California’s population grew less than 1 percent in the last year, the slowest growth rate in more than a decade and a vivid indicator of the continued toll that the deep recession has taken on the state.
Demographers said the population slowdown was largely attributable to two of the main impacts of the recession: high unemployment and the skyrocketing number of home foreclosures.
Hans Johnson, associate director of the Public Policy Institute of California, noted that the state’s jobless rate of 12.5 percent was higher than the national rate of 10.2 percent and that the gap was even more noticeable when California unemployment is compared with the rates in Texas and Washington, two traditional sources of migrants to California.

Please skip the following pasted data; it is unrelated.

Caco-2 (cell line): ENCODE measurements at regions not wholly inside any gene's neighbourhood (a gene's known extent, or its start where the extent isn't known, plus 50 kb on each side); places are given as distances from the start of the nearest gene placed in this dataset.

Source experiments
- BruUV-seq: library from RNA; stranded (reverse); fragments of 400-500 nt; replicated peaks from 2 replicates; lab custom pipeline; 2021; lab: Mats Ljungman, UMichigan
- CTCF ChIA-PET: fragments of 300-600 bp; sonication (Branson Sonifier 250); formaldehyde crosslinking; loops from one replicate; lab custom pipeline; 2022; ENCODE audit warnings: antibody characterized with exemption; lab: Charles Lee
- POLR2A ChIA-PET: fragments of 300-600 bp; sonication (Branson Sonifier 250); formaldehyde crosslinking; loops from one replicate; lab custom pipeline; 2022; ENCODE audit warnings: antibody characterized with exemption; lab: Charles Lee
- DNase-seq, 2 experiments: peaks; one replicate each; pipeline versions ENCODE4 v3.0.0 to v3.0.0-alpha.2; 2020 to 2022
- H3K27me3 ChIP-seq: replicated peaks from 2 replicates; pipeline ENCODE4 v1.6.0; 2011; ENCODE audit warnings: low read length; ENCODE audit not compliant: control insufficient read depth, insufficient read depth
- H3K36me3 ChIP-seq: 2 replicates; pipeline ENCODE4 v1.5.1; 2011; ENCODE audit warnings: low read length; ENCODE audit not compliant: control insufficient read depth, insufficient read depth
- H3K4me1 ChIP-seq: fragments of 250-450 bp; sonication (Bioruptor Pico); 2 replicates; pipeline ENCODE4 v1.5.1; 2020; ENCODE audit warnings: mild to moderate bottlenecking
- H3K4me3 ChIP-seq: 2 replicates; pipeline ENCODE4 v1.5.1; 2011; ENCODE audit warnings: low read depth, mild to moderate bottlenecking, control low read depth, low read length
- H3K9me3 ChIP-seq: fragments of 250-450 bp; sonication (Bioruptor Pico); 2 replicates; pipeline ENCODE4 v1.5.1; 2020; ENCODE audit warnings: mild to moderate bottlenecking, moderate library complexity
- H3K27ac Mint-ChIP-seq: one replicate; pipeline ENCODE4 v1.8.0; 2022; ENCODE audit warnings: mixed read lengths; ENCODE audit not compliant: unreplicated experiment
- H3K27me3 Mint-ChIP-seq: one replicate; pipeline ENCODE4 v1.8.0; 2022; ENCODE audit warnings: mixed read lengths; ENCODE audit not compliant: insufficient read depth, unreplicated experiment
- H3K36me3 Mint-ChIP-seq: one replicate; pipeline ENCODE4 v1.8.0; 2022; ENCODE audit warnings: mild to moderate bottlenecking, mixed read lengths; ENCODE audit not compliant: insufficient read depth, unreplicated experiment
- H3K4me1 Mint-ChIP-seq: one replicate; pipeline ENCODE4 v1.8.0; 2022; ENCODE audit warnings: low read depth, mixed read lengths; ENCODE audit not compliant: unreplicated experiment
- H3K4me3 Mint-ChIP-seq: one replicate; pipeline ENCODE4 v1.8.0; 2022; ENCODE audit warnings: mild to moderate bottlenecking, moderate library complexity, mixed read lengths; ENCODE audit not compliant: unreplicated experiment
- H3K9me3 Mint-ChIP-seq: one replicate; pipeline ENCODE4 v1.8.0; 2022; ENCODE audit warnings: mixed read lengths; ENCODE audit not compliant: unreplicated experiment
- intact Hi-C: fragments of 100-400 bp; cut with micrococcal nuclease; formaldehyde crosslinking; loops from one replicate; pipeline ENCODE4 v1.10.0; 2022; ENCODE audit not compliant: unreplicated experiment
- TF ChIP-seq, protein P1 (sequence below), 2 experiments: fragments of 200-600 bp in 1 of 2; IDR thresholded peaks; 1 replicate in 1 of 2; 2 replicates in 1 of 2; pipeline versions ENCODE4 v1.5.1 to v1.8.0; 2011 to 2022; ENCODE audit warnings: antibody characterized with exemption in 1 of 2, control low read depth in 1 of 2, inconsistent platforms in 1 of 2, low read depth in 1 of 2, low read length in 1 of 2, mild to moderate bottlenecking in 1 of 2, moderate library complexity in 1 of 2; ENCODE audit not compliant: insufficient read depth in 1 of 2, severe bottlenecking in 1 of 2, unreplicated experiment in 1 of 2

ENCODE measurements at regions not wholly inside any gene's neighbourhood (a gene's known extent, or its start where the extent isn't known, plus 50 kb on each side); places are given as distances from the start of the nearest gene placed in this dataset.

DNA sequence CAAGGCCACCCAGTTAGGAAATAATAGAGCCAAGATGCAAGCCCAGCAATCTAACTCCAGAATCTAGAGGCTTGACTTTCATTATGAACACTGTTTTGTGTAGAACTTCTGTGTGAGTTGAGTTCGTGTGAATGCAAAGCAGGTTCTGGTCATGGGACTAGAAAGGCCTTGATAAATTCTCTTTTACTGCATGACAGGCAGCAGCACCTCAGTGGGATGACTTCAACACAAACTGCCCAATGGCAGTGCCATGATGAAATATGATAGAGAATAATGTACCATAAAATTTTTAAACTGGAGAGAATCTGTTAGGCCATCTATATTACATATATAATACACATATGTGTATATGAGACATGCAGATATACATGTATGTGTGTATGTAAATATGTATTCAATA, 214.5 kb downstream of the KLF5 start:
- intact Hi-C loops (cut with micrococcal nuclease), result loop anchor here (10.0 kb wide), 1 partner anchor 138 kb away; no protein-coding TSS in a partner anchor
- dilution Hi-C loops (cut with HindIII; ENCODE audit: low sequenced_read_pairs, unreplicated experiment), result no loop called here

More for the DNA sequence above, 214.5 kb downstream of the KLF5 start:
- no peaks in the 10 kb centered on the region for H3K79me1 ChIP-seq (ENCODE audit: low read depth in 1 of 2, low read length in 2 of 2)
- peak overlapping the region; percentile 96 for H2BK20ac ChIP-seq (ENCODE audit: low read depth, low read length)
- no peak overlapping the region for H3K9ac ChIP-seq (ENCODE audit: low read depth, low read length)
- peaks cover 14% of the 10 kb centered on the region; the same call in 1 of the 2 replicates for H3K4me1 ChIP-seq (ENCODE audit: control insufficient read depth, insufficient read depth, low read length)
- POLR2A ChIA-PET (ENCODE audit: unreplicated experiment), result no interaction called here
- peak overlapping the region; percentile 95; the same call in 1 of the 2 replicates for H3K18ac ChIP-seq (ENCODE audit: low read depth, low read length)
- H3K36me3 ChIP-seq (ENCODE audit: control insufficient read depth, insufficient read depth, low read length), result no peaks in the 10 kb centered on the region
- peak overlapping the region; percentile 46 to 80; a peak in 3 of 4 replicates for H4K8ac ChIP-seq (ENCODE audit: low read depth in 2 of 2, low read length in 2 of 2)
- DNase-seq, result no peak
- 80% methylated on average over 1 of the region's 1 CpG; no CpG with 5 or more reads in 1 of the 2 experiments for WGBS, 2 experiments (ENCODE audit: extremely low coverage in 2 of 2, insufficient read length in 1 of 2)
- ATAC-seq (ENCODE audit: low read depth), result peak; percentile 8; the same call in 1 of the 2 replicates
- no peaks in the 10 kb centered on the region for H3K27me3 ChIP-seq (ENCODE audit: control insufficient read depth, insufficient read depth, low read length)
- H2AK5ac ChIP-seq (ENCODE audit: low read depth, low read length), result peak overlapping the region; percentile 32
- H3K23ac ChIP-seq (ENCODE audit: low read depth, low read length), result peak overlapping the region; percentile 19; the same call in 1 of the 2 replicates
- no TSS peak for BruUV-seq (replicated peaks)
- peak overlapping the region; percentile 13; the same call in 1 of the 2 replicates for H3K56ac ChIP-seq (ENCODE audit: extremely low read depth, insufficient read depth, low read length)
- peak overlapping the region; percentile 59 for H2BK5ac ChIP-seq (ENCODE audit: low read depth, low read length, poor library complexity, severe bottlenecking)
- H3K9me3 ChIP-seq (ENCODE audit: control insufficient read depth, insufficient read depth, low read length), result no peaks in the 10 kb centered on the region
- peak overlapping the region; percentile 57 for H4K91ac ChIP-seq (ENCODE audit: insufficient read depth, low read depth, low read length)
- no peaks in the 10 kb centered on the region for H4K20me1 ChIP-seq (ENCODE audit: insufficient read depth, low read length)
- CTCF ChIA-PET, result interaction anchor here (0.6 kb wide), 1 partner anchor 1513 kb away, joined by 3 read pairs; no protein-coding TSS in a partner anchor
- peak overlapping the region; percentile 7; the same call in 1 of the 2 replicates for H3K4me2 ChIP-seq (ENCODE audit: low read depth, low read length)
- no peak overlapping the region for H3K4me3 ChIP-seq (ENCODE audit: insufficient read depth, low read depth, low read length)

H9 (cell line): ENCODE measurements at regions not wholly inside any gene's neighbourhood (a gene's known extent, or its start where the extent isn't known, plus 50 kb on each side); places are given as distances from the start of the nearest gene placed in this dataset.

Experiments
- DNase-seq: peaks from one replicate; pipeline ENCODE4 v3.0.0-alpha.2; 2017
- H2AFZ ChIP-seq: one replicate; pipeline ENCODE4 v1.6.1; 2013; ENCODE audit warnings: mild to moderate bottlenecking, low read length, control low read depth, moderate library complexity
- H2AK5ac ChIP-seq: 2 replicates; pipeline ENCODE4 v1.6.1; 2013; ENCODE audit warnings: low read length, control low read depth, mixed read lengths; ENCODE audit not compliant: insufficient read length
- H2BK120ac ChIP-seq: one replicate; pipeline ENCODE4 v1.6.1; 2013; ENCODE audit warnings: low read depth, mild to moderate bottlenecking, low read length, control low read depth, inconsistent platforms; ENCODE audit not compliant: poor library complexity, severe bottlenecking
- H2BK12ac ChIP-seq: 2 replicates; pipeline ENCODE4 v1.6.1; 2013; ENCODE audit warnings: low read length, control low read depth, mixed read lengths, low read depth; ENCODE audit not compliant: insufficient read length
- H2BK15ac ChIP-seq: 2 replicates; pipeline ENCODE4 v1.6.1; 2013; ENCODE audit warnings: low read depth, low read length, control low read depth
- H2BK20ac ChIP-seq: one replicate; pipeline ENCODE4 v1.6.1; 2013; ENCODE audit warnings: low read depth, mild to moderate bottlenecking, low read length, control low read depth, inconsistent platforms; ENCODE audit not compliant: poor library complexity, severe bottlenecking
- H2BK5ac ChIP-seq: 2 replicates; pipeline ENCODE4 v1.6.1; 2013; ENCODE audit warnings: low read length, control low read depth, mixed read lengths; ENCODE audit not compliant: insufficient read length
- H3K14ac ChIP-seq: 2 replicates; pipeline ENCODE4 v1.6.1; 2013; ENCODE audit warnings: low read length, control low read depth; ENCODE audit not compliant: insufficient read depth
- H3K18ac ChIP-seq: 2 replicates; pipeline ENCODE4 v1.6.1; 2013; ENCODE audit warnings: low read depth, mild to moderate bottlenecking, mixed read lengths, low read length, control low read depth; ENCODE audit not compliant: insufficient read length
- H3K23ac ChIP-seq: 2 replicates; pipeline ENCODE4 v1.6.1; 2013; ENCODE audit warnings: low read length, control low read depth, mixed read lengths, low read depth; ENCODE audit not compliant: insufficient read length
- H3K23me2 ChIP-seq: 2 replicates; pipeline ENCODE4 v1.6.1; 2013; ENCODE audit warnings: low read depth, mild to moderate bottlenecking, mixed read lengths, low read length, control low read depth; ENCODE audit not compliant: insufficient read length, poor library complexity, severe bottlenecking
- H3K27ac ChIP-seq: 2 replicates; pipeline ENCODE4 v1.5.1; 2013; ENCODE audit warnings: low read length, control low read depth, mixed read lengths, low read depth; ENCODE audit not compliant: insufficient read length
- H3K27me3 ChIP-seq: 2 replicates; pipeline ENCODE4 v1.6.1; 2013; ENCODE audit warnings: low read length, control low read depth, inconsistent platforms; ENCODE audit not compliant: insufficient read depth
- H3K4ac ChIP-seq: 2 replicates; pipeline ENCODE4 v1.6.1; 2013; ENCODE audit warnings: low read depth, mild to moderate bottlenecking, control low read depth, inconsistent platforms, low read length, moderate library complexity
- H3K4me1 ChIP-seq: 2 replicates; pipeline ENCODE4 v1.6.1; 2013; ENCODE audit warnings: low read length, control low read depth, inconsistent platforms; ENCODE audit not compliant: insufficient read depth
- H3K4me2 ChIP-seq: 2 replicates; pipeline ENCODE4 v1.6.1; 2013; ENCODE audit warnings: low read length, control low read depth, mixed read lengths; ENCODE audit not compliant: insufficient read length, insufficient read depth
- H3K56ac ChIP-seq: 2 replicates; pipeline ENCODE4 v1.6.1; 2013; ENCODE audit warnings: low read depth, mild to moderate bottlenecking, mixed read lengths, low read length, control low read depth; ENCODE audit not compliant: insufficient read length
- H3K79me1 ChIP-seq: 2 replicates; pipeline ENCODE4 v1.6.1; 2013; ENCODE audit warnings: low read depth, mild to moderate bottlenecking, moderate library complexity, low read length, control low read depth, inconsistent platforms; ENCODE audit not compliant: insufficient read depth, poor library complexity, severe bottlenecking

Dennis Myers, a state economist, said the collapse of the housing market was also a major factor in the slowdown. San Bernardino County, saddled with one of the highest home foreclosure rates in the U.S., lost 11,519 residents in the last year. The county had been among the fastest growing in the nation earlier in the decade, gaining 30,000 or more annually. Riverside County, also plagued with a foreclosure crisis, posted the slowest growth rate this decade.
Myers and Johnson said the state historically has grown faster than the nation because of immigration, but those flows have slowed.
“There’s a sense that California has limited opportunities and a high cost of living,” Johnson said.